Sema3A/NP-1 and Psoriasis

Semaphorins, are a large family of guidance molecules for axonal/dendritic projections and are composed of both secreted and membrane-bound proteins sharing a Sema domain [17,18].

Semaphorin3A (Sema3A), is a secreted molecule known to have a variety of biological functions, among which areanti- angiogenesis, and the inhibition of tumor progression in a variety of solid tumors [19,20]. Sema3A was also characterized as a modulator of immune responses. Thus, it was found to inhibit primary human T-cell proliferation and pro-inflammatory cytokines [21,22]. These early studies suggested that Sema3A may have beneficial effects in a variety of auto-immune diseases. Indeed, the concentration of Sema3A is decreased in the circulation of systemic lupus erythematosus (SLE) patients as well as in the circulation of systemic sclerosis patients [23], suggesting that Sema3A may play an inhibitory role in these diseases. Moreover, we have found that the administration of Sema3A had a beneficiary effect on the development of kidney failure in the NZB/W mouse model of lupus nephritis [24].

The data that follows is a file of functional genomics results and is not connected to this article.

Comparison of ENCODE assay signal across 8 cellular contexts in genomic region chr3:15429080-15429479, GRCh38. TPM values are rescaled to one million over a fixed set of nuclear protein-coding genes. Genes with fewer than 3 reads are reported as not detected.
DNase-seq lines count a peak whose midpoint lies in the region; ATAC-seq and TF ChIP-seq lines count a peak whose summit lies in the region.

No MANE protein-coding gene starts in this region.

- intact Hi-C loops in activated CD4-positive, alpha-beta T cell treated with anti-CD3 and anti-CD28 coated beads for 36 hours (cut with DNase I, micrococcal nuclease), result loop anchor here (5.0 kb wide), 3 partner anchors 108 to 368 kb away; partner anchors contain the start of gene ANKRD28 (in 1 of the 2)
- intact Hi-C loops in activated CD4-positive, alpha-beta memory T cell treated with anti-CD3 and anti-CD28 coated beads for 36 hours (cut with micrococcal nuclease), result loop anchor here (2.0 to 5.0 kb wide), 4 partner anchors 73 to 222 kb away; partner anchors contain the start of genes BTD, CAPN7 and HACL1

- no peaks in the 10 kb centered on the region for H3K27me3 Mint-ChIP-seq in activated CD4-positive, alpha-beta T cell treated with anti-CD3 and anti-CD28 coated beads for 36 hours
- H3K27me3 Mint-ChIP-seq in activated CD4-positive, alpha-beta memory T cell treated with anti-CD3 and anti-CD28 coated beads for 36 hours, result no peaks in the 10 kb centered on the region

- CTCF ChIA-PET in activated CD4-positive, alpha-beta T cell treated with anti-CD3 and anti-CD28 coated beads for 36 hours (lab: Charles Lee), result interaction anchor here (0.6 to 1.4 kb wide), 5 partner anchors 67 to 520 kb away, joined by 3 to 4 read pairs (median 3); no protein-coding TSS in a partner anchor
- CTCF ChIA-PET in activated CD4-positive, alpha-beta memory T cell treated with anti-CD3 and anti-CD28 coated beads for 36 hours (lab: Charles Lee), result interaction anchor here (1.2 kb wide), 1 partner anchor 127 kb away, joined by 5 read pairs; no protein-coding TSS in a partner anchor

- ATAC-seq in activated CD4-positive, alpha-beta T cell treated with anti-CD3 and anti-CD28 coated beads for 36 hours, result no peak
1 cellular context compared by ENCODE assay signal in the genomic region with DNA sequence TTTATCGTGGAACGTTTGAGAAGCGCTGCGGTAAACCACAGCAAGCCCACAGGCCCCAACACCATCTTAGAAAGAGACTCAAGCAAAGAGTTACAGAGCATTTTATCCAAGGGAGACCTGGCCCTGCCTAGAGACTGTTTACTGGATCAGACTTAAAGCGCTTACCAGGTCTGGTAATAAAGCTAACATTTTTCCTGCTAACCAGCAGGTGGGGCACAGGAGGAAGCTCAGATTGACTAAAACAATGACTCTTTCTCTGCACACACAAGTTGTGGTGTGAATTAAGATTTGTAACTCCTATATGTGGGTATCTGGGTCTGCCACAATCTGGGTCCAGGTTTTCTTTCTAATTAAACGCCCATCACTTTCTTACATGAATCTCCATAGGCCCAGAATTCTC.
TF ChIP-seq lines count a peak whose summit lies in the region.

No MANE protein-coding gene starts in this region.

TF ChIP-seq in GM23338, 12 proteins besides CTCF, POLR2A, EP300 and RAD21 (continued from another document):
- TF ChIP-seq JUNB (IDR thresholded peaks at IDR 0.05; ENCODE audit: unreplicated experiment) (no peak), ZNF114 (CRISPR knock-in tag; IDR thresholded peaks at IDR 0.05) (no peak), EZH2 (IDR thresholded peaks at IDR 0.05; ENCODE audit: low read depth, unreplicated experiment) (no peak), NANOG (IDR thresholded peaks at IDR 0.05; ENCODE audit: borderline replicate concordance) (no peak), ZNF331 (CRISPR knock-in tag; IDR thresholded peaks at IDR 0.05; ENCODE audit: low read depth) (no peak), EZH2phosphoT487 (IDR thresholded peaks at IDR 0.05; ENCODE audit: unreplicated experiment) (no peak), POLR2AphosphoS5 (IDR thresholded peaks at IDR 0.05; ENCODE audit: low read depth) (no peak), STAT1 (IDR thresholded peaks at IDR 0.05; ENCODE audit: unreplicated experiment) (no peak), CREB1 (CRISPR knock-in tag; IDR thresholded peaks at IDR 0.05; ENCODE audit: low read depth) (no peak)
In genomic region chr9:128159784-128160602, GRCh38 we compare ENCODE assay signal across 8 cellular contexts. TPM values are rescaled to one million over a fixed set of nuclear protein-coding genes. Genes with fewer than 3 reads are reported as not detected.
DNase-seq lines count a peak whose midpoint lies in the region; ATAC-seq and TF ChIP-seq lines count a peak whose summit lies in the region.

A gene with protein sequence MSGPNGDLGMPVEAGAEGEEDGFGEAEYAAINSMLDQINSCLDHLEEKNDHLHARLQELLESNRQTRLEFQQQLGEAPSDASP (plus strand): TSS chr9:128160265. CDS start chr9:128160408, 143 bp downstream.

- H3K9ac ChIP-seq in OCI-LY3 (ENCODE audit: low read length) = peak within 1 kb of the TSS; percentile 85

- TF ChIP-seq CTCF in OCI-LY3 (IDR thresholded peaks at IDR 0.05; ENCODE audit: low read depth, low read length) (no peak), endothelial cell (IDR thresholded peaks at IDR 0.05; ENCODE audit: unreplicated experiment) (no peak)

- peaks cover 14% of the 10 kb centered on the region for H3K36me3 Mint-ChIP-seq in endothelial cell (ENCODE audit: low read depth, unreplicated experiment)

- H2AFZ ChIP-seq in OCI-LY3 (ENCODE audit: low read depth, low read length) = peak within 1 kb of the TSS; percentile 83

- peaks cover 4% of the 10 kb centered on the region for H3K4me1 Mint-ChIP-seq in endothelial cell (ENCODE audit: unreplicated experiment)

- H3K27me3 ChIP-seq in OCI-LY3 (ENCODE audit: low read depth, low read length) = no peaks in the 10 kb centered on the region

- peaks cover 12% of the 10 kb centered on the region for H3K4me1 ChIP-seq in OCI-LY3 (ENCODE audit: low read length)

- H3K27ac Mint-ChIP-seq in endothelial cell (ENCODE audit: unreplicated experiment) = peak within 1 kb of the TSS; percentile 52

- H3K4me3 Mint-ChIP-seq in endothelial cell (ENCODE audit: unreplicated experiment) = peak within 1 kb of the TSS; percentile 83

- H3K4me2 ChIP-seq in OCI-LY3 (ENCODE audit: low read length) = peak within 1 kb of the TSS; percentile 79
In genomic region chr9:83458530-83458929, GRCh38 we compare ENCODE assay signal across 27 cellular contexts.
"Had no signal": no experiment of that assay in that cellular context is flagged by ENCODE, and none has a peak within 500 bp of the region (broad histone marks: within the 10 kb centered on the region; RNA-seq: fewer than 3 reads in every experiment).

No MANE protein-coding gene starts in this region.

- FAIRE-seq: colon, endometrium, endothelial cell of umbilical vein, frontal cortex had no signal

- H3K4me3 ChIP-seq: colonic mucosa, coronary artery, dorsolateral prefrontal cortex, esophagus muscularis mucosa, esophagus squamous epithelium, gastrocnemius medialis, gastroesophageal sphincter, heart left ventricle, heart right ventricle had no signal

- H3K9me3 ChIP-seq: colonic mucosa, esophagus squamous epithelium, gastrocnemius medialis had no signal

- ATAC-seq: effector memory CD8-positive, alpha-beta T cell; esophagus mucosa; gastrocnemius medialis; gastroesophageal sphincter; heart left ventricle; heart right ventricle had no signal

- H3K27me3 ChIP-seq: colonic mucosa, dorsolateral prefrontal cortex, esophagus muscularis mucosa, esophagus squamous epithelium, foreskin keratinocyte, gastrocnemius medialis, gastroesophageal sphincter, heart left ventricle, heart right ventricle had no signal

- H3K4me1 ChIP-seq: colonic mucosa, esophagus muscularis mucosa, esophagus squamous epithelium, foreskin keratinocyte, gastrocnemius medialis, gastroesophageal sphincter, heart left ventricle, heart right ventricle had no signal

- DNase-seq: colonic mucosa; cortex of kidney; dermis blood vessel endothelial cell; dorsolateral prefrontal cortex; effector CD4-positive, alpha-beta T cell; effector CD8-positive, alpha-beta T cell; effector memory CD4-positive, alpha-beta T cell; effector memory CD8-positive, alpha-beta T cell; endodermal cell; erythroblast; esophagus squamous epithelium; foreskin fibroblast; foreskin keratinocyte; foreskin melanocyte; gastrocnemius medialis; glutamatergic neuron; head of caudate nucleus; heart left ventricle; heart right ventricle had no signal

Likewise, the administration of recombinant Sema3A reduced the severity of asthma in a mouse model of the disease [25]. These beneficiary effects were likely due to Sema3A stimulation of FoxP3 and IL-10 expression in Treg cells [25,26]. Neuropilin-1 (Nrp1) binds to Sema3A with high affinity and is necessary for Sema3A-mediated biological effects [27]. Several reports demonstrated that Nrp1 is a pivotal player in the formation of the immune synapse between dendritic cells (DCs) and T cells, leading to the activation of T cells, which are dependent on the expression of Nrp1 on the membrane of both cells [28]. This interaction leads to the formation of T regulatory cells, and Nrp1 expression is directly related to the expression of Foxp3 and the suppressive abilities of Tregs. It was also found that Nrp1 serves as a transforming growth factor-β (TGF-β) receptor [29]. In this study, when Nrp1 was added to T cells in culture it could bind to LAP-TGFβ or active TGFβ. Importantly, this interaction leads to increased suppressive capacity of Treg cells. Lately, it was published that circulating sNRP-1 was significantly higher in psoriatic patients in comparison to the controls, and this increment was in correlation with the psoriatic disease severity score (PASI). NRP-1 and sNRP-1 act in the opposite way to one another in angiogenesis and in the immune response; sNRP-1 is a decoy receptor able to bind its ligand and prevent long-term interactions between Tregs and immature DCs, thereby promoting immunity, specifically- psoriasis [30].